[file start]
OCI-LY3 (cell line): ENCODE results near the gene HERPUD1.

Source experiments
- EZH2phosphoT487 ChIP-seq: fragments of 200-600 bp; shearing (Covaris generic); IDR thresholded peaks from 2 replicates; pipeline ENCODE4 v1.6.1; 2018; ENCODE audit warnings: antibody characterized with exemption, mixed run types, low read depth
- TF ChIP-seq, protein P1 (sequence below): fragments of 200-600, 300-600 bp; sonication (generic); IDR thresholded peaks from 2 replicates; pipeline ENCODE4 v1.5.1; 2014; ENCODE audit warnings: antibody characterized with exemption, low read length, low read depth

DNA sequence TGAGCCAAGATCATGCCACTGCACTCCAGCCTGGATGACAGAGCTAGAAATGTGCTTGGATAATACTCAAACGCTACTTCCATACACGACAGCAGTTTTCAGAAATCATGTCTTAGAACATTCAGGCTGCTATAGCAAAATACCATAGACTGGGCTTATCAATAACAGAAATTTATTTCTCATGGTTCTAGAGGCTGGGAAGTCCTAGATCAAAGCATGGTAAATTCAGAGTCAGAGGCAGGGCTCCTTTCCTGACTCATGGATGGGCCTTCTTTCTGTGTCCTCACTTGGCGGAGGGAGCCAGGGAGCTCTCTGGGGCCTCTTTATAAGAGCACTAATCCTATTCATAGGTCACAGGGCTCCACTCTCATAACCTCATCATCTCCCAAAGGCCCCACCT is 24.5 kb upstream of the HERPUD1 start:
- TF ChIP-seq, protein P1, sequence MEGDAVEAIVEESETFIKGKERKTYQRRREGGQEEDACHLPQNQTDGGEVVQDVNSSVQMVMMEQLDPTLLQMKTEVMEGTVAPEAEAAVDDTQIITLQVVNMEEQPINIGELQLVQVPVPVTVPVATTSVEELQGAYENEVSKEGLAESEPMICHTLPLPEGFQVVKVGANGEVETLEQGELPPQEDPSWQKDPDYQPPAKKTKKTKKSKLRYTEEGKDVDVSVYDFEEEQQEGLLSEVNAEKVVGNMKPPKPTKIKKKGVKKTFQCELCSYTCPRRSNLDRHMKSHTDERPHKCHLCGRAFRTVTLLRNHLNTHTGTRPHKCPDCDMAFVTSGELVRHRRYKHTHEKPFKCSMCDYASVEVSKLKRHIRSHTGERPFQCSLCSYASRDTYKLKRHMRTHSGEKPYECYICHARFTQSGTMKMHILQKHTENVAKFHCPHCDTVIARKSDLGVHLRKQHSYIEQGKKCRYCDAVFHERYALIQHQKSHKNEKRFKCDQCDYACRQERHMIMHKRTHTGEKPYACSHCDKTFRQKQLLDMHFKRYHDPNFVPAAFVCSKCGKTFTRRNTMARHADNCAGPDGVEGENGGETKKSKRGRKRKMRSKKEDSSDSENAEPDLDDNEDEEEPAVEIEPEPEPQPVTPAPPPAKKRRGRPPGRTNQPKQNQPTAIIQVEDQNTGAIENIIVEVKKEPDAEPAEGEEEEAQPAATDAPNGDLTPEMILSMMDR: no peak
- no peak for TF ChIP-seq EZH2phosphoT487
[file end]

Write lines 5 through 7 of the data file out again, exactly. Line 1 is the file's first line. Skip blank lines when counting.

DNA sequence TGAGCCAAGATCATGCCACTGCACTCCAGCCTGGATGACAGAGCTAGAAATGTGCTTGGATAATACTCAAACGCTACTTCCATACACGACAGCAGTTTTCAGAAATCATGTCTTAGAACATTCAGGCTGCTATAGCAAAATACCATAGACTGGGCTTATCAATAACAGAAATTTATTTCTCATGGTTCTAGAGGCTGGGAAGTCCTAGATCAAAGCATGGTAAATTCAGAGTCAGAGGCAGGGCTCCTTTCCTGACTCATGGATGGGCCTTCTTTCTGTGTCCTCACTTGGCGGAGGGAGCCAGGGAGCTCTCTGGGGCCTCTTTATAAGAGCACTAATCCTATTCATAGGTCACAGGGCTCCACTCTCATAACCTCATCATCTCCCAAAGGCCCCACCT is 24.5 kb upstream of the HERPUD1 start:
- TF ChIP-seq, protein P1, sequence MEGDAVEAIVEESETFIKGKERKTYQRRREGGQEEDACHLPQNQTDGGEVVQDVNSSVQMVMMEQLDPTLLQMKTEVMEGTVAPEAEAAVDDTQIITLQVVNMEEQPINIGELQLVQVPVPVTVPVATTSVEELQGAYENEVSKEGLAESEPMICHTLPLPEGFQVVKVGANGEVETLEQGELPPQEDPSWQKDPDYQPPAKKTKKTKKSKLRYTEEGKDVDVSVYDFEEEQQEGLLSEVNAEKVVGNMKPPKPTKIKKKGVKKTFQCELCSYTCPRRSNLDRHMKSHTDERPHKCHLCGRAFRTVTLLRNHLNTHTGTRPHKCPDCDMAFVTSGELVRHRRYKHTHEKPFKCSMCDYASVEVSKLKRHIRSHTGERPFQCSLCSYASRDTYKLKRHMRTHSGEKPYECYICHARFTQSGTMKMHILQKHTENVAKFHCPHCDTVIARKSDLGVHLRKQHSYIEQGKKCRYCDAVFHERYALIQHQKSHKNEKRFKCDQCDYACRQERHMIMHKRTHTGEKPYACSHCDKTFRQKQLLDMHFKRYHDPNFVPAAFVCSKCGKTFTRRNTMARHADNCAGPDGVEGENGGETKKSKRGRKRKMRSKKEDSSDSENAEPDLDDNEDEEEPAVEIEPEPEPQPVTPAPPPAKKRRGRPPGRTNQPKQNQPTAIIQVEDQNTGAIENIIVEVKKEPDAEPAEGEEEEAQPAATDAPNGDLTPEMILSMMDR: no peak
- no peak for TF ChIP-seq EZH2phosphoT487